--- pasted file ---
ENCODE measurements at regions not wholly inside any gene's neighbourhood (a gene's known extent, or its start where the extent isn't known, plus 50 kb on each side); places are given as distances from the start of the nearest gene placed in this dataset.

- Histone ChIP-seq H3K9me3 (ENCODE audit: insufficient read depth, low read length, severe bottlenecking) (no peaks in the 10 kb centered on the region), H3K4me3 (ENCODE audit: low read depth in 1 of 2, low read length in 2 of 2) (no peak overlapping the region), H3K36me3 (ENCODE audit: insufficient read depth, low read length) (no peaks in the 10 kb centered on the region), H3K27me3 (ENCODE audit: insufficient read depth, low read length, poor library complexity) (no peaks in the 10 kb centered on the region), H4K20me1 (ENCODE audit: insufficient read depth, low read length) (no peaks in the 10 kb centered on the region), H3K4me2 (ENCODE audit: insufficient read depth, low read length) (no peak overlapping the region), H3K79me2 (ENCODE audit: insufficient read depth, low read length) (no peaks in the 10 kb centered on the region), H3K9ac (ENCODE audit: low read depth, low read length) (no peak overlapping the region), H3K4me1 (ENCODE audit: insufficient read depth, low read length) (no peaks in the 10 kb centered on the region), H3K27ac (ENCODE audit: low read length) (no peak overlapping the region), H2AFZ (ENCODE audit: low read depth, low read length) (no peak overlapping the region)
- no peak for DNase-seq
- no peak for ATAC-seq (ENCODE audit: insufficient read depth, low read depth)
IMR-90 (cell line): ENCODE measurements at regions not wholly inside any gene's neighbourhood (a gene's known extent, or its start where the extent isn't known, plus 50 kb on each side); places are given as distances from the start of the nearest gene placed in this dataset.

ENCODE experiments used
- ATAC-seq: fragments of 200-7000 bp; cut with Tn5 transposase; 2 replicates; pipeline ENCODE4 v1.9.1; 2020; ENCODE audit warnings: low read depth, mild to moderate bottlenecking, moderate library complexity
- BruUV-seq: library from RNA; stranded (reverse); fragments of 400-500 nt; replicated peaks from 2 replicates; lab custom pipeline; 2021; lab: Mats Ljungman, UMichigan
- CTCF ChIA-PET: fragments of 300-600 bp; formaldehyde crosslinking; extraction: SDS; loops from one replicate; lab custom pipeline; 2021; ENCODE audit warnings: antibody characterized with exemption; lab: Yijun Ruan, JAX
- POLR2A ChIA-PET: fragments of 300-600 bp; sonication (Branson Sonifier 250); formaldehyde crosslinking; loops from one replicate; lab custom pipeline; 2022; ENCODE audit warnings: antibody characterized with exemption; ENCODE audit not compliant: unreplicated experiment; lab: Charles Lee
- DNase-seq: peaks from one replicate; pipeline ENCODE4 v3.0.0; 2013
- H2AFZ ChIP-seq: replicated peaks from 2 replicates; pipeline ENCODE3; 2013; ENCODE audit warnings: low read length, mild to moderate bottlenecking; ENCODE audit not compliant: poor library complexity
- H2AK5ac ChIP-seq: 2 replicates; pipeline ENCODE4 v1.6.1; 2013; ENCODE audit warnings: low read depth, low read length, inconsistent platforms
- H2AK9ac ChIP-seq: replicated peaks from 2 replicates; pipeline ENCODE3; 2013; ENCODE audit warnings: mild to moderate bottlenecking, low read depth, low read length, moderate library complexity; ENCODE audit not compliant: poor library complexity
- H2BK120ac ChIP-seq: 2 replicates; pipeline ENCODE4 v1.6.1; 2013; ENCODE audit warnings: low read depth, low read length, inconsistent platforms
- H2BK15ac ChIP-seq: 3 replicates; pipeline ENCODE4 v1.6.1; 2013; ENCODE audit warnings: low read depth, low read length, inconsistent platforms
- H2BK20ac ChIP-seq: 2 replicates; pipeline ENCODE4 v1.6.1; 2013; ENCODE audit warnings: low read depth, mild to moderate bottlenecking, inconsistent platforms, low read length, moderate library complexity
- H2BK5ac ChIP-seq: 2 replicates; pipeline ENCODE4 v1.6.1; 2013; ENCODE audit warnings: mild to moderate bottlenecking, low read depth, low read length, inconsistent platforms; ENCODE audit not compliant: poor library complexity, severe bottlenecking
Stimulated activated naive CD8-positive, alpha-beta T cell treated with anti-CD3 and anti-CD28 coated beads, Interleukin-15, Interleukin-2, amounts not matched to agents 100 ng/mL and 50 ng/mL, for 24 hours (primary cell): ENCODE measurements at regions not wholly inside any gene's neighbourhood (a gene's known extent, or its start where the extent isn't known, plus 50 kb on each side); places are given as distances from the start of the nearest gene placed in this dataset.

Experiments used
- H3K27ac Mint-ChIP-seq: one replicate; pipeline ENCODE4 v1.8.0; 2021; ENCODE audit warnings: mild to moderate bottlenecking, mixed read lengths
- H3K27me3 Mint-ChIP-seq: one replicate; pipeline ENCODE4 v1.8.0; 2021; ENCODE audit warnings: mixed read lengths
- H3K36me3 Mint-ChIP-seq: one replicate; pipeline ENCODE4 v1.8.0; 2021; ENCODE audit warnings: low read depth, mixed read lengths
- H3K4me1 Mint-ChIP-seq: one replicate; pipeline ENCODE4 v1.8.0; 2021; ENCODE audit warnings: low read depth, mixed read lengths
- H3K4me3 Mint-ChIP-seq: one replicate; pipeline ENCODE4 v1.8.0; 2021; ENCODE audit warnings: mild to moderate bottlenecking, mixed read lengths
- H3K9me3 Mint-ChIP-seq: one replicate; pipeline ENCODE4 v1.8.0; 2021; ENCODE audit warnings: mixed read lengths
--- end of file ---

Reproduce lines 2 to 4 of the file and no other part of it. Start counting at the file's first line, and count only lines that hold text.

- Histone ChIP-seq H3K9me3 (ENCODE audit: insufficient read depth, low read length, severe bottlenecking) (no peaks in the 10 kb centered on the region), H3K4me3 (ENCODE audit: low read depth in 1 of 2, low read length in 2 of 2) (no peak overlapping the region), H3K36me3 (ENCODE audit: insufficient read depth, low read length) (no peaks in the 10 kb centered on the region), H3K27me3 (ENCODE audit: insufficient read depth, low read length, poor library complexity) (no peaks in the 10 kb centered on the region), H4K20me1 (ENCODE audit: insufficient read depth, low read length) (no peaks in the 10 kb centered on the region), H3K4me2 (ENCODE audit: insufficient read depth, low read length) (no peak overlapping the region), H3K79me2 (ENCODE audit: insufficient read depth, low read length) (no peaks in the 10 kb centered on the region), H3K9ac (ENCODE audit: low read depth, low read length) (no peak overlapping the region), H3K4me1 (ENCODE audit: insufficient read depth, low read length) (no peaks in the 10 kb centered on the region), H3K27ac (ENCODE audit: low read length) (no peak overlapping the region), H2AFZ (ENCODE audit: low read depth, low read length) (no peak overlapping the region)
- no peak for DNase-seq
- no peak for ATAC-seq (ENCODE audit: insufficient read depth, low read depth)